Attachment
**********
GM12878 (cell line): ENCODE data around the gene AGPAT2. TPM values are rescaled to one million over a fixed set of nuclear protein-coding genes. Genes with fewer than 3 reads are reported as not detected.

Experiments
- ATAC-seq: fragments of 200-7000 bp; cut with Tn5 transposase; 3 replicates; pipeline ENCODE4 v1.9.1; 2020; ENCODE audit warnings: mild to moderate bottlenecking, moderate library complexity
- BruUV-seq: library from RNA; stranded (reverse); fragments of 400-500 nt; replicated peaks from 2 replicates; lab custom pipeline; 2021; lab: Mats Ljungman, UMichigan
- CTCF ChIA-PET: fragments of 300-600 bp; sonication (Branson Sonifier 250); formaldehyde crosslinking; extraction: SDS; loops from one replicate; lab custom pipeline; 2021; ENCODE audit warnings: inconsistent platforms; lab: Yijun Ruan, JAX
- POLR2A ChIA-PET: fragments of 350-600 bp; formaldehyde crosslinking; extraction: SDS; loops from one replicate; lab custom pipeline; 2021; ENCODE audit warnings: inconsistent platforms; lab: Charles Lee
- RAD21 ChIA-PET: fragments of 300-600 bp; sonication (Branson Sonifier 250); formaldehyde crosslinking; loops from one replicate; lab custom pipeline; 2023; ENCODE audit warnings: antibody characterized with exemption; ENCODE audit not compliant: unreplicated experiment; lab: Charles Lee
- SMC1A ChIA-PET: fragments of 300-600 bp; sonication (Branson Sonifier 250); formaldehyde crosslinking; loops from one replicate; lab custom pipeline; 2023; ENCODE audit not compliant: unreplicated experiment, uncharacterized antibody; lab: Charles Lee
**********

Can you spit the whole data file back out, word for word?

GM12878 (cell line): ENCODE data around the gene AGPAT2. TPM values are rescaled to one million over a fixed set of nuclear protein-coding genes. Genes with fewer than 3 reads are reported as not detected.

Experiments
- ATAC-seq: fragments of 200-7000 bp; cut with Tn5 transposase; 3 replicates; pipeline ENCODE4 v1.9.1; 2020; ENCODE audit warnings: mild to moderate bottlenecking, moderate library complexity
- BruUV-seq: library from RNA; stranded (reverse); fragments of 400-500 nt; replicated peaks from 2 replicates; lab custom pipeline; 2021; lab: Mats Ljungman, UMichigan
- CTCF ChIA-PET: fragments of 300-600 bp; sonication (Branson Sonifier 250); formaldehyde crosslinking; extraction: SDS; loops from one replicate; lab custom pipeline; 2021; ENCODE audit warnings: inconsistent platforms; lab: Yijun Ruan, JAX
- POLR2A ChIA-PET: fragments of 350-600 bp; formaldehyde crosslinking; extraction: SDS; loops from one replicate; lab custom pipeline; 2021; ENCODE audit warnings: inconsistent platforms; lab: Charles Lee
- RAD21 ChIA-PET: fragments of 300-600 bp; sonication (Branson Sonifier 250); formaldehyde crosslinking; loops from one replicate; lab custom pipeline; 2023; ENCODE audit warnings: antibody characterized with exemption; ENCODE audit not compliant: unreplicated experiment; lab: Charles Lee
- SMC1A ChIA-PET: fragments of 300-600 bp; sonication (Branson Sonifier 250); formaldehyde crosslinking; loops from one replicate; lab custom pipeline; 2023; ENCODE audit not compliant: unreplicated experiment, uncharacterized antibody; lab: Charles Lee